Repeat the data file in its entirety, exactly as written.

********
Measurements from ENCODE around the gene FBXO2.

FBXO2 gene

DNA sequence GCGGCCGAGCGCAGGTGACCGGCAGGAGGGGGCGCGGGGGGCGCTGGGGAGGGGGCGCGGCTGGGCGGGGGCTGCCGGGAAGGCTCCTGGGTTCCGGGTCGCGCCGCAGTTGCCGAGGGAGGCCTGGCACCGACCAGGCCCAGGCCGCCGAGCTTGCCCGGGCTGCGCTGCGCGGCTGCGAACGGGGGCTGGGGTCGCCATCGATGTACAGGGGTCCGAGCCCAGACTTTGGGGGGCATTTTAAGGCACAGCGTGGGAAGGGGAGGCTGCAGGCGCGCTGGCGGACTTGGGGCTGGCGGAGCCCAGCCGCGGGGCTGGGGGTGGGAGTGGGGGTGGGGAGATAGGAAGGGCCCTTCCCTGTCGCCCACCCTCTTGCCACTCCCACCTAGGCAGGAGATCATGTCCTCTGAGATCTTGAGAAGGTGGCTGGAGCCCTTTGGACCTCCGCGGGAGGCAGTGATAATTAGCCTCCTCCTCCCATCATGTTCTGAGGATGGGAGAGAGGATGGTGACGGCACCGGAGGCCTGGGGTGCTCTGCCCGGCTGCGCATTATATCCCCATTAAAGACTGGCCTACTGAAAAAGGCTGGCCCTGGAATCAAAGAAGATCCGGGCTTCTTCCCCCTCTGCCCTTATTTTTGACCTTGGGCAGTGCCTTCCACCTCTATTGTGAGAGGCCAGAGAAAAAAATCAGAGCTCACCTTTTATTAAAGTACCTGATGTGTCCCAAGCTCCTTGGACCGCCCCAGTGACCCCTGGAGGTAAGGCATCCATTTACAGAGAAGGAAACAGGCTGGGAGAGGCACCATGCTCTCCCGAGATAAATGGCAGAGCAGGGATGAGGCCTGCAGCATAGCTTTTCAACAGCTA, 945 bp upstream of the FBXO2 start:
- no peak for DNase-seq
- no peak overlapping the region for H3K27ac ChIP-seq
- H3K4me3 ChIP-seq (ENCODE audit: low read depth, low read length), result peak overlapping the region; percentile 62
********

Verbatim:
Measurements from ENCODE around the gene FBXO2.

FBXO2 gene

DNA sequence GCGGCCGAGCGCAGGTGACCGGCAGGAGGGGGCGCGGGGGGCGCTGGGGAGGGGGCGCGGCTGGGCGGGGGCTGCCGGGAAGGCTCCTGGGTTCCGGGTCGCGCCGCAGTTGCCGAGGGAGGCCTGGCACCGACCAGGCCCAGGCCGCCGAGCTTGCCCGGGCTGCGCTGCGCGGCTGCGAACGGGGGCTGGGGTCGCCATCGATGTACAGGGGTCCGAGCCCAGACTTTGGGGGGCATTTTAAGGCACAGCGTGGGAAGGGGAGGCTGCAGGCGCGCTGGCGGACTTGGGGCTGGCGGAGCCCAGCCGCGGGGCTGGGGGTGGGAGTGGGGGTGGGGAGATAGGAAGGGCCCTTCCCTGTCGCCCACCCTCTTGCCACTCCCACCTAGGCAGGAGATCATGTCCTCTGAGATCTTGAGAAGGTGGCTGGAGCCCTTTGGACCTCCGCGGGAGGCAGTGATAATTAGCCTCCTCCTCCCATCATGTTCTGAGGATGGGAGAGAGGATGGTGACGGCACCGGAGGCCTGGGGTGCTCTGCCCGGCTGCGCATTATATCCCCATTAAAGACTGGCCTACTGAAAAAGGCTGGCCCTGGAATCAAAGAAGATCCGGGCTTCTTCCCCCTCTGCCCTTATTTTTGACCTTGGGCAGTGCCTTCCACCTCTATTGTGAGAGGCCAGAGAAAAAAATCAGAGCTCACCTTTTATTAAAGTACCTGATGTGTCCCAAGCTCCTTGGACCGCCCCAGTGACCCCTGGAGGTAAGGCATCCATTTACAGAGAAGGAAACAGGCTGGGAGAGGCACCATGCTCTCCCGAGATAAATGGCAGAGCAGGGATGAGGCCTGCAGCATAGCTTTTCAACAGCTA, 945 bp upstream of the FBXO2 start:
- no peak for DNase-seq
- no peak overlapping the region for H3K27ac ChIP-seq
- H3K4me3 ChIP-seq (ENCODE audit: low read depth, low read length), result peak overlapping the region; percentile 62